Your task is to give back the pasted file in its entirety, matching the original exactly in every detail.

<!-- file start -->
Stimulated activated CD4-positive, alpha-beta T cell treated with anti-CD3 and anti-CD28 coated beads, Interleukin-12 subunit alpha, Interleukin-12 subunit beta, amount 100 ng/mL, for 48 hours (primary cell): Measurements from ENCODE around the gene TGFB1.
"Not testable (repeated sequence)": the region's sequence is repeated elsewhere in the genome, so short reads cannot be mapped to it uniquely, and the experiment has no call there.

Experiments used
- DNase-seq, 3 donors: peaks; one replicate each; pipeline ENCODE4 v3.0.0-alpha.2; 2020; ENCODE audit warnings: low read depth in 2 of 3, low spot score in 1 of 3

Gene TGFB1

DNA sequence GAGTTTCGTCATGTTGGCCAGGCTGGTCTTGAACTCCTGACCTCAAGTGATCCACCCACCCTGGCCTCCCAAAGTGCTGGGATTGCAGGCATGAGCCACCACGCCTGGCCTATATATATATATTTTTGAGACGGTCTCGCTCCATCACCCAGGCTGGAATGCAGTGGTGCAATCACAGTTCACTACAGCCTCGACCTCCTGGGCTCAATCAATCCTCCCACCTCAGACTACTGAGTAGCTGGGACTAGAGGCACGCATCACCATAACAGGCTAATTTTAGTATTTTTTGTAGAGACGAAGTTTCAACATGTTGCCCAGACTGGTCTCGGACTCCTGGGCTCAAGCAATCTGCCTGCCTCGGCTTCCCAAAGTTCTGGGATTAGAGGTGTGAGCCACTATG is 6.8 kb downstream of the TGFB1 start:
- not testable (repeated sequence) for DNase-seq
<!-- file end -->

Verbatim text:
Stimulated activated CD4-positive, alpha-beta T cell treated with anti-CD3 and anti-CD28 coated beads, Interleukin-12 subunit alpha, Interleukin-12 subunit beta, amount 100 ng/mL, for 48 hours (primary cell): Measurements from ENCODE around the gene TGFB1.
"Not testable (repeated sequence)": the region's sequence is repeated elsewhere in the genome, so short reads cannot be mapped to it uniquely, and the experiment has no call there.

Experiments used
- DNase-seq, 3 donors: peaks; one replicate each; pipeline ENCODE4 v3.0.0-alpha.2; 2020; ENCODE audit warnings: low read depth in 2 of 3, low spot score in 1 of 3

Gene TGFB1

DNA sequence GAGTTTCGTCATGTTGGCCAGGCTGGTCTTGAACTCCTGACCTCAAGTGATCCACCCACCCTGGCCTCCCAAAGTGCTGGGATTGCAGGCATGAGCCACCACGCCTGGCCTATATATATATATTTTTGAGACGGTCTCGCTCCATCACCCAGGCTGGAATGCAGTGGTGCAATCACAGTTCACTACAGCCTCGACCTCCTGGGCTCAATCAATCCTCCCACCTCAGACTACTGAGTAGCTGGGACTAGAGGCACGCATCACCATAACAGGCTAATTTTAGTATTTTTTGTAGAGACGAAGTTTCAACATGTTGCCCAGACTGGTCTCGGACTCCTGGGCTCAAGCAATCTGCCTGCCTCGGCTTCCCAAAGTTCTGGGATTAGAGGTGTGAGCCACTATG is 6.8 kb downstream of the TGFB1 start:
- not testable (repeated sequence) for DNase-seq